Back in June I asked Leslie Jamison what her Second Life article for The Atlantic would be about, Leslie replied; “The piece is focused on why SL is meaningful to particular residents, as well as the kinds of relationships & community it makes possible.”
The article; The Digital Ruins of a Forgotten Future, was published on November 10th and certainly highlights why SL is meaningful to particular residents, as well as the kinds of relationship & community it makes possible, the article also goes much further, deeper and beyond Second Life into the concept of living online.
The article is long (although there’s a soundcloud recording on the article page if you would prefer to listen), beautifully written, honest, written for an intended audience who may not be familiar with Second Life and exemplifies the type of journalism I admire greatly because it allows Second Life residents the opportunity to voice why they enjoy or embrace Second Life.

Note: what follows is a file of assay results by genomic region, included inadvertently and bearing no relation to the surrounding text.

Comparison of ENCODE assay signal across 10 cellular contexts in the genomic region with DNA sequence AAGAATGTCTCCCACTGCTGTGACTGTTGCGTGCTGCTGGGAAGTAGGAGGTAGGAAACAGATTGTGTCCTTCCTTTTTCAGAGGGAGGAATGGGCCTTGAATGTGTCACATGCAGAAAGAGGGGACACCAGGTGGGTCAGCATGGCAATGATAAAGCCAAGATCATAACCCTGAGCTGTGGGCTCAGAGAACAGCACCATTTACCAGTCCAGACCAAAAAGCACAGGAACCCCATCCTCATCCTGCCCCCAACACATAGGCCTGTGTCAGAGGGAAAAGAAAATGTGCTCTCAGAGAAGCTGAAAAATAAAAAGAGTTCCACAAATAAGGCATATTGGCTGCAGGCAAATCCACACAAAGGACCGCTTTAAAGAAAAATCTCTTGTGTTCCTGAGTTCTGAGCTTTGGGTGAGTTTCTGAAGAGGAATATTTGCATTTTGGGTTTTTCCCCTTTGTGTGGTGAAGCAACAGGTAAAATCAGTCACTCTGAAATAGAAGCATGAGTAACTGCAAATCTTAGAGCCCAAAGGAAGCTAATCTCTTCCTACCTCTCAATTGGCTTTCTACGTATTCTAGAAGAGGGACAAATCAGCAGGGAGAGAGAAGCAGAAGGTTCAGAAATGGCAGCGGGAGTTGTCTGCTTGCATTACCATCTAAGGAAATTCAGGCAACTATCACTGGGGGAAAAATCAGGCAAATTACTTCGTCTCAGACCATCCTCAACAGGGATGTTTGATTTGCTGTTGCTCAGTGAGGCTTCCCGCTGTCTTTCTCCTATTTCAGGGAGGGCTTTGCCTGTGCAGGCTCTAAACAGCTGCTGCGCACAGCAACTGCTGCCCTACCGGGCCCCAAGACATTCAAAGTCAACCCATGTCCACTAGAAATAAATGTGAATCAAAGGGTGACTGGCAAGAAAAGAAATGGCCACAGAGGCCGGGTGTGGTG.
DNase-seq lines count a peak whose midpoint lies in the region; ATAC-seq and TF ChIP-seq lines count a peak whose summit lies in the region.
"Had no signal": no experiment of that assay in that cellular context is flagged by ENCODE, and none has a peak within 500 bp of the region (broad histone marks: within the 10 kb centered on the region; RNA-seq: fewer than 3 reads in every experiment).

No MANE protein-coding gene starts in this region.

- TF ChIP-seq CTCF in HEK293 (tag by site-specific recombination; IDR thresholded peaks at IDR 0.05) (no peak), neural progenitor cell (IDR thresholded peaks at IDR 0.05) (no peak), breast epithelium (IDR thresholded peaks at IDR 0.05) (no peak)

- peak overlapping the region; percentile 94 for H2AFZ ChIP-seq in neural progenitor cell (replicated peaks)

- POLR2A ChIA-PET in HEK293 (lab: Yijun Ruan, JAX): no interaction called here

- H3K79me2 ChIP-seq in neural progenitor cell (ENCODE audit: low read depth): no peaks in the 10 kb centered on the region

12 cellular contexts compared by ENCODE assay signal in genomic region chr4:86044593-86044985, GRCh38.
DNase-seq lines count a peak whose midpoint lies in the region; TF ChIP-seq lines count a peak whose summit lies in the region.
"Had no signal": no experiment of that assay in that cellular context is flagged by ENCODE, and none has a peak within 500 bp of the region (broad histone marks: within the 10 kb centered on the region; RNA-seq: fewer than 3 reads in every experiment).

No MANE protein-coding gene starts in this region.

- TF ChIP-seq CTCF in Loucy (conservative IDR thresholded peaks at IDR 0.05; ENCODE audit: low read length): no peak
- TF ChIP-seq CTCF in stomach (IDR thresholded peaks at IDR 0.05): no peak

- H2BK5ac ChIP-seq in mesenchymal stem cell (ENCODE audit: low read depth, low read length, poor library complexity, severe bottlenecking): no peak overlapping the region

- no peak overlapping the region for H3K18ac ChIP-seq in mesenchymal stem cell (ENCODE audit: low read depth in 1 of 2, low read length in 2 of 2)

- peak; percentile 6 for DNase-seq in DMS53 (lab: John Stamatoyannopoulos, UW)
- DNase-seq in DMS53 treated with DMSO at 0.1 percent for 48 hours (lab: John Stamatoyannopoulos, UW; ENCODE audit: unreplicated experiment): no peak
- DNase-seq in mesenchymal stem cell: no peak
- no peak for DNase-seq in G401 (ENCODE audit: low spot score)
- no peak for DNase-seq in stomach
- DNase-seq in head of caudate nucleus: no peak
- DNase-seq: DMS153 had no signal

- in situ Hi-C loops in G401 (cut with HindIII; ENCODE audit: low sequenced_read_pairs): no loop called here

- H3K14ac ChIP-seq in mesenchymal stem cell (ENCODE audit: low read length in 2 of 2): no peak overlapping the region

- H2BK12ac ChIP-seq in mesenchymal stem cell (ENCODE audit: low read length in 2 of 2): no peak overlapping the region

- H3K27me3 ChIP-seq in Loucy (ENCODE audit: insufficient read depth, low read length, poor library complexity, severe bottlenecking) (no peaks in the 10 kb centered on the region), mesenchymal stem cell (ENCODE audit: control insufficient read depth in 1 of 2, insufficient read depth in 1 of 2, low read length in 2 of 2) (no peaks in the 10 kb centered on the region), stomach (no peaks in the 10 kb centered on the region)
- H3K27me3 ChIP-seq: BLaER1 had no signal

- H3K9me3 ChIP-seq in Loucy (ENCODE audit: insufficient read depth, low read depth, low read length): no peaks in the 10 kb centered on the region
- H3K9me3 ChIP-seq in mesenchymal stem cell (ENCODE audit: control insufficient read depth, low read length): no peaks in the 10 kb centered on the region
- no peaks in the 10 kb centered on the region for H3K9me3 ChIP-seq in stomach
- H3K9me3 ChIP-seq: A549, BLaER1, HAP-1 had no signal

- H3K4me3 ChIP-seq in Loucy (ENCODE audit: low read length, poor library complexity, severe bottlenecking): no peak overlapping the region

The article has largely received positive feedback but is not without its critics, as can be exemplified by the comments of show 162: war of the social worlds, The Drax Files Radio Hour (with Jo Yardley). The critical comments avoid being abusive, which is both welcome and constructive.
The article features a number of interviews with Second Life residents and I’m particularly pleased to see Gentle Heron, of the excellent Virtual Ability Inc. featured because accessibility is such an important subject that doesn’t get anywhere near the attention it warrants.